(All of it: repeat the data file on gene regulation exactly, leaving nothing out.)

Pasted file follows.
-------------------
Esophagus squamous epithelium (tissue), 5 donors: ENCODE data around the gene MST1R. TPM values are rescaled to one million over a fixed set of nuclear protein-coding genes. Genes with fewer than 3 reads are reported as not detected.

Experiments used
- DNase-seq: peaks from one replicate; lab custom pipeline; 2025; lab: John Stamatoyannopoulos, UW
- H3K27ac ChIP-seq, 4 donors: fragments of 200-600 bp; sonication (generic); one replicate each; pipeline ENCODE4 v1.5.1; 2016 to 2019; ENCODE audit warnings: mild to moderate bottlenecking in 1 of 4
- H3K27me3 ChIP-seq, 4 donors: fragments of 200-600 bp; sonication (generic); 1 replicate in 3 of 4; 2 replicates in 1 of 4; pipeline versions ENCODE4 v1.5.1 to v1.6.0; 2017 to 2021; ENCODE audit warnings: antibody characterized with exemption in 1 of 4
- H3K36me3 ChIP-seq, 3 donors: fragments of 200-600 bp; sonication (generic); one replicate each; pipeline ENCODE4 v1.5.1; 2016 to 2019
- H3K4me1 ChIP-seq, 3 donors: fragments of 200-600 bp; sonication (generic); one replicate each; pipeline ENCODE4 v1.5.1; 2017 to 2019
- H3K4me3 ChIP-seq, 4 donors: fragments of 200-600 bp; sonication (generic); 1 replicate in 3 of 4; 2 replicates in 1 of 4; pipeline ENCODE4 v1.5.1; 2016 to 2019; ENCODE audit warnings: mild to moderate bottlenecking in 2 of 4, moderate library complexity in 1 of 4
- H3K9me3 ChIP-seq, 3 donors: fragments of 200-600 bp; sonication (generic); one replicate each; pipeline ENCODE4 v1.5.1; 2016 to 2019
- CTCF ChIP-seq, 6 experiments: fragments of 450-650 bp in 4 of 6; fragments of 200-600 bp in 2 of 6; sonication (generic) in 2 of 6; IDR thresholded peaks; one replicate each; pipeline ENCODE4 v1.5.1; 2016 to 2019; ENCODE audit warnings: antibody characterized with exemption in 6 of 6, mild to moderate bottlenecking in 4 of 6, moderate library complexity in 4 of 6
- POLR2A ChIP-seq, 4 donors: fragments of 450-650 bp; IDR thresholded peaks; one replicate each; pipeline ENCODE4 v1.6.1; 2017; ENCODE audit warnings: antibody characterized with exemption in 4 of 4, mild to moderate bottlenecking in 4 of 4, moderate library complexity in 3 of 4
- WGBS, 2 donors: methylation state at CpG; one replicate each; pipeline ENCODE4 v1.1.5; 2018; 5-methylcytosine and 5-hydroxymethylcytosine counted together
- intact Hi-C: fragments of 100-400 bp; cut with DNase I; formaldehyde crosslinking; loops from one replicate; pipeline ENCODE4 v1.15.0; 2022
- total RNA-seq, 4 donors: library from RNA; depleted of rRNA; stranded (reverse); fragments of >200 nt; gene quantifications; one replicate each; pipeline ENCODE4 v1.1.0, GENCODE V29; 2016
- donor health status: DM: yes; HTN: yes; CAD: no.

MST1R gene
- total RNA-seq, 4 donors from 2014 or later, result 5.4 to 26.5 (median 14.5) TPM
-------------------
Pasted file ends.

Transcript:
Esophagus squamous epithelium (tissue), 5 donors: ENCODE data around the gene MST1R. TPM values are rescaled to one million over a fixed set of nuclear protein-coding genes. Genes with fewer than 3 reads are reported as not detected.

Experiments used
- DNase-seq: peaks from one replicate; lab custom pipeline; 2025; lab: John Stamatoyannopoulos, UW
- H3K27ac ChIP-seq, 4 donors: fragments of 200-600 bp; sonication (generic); one replicate each; pipeline ENCODE4 v1.5.1; 2016 to 2019; ENCODE audit warnings: mild to moderate bottlenecking in 1 of 4
- H3K27me3 ChIP-seq, 4 donors: fragments of 200-600 bp; sonication (generic); 1 replicate in 3 of 4; 2 replicates in 1 of 4; pipeline versions ENCODE4 v1.5.1 to v1.6.0; 2017 to 2021; ENCODE audit warnings: antibody characterized with exemption in 1 of 4
- H3K36me3 ChIP-seq, 3 donors: fragments of 200-600 bp; sonication (generic); one replicate each; pipeline ENCODE4 v1.5.1; 2016 to 2019
- H3K4me1 ChIP-seq, 3 donors: fragments of 200-600 bp; sonication (generic); one replicate each; pipeline ENCODE4 v1.5.1; 2017 to 2019
- H3K4me3 ChIP-seq, 4 donors: fragments of 200-600 bp; sonication (generic); 1 replicate in 3 of 4; 2 replicates in 1 of 4; pipeline ENCODE4 v1.5.1; 2016 to 2019; ENCODE audit warnings: mild to moderate bottlenecking in 2 of 4, moderate library complexity in 1 of 4
- H3K9me3 ChIP-seq, 3 donors: fragments of 200-600 bp; sonication (generic); one replicate each; pipeline ENCODE4 v1.5.1; 2016 to 2019
- CTCF ChIP-seq, 6 experiments: fragments of 450-650 bp in 4 of 6; fragments of 200-600 bp in 2 of 6; sonication (generic) in 2 of 6; IDR thresholded peaks; one replicate each; pipeline ENCODE4 v1.5.1; 2016 to 2019; ENCODE audit warnings: antibody characterized with exemption in 6 of 6, mild to moderate bottlenecking in 4 of 6, moderate library complexity in 4 of 6
- POLR2A ChIP-seq, 4 donors: fragments of 450-650 bp; IDR thresholded peaks; one replicate each; pipeline ENCODE4 v1.6.1; 2017; ENCODE audit warnings: antibody characterized with exemption in 4 of 4, mild to moderate bottlenecking in 4 of 4, moderate library complexity in 3 of 4
- WGBS, 2 donors: methylation state at CpG; one replicate each; pipeline ENCODE4 v1.1.5; 2018; 5-methylcytosine and 5-hydroxymethylcytosine counted together
- intact Hi-C: fragments of 100-400 bp; cut with DNase I; formaldehyde crosslinking; loops from one replicate; pipeline ENCODE4 v1.15.0; 2022
- total RNA-seq, 4 donors: library from RNA; depleted of rRNA; stranded (reverse); fragments of >200 nt; gene quantifications; one replicate each; pipeline ENCODE4 v1.1.0, GENCODE V29; 2016
- donor health status: DM: yes; HTN: yes; CAD: no.

MST1R gene
- total RNA-seq, 4 donors from 2014 or later, result 5.4 to 26.5 (median 14.5) TPM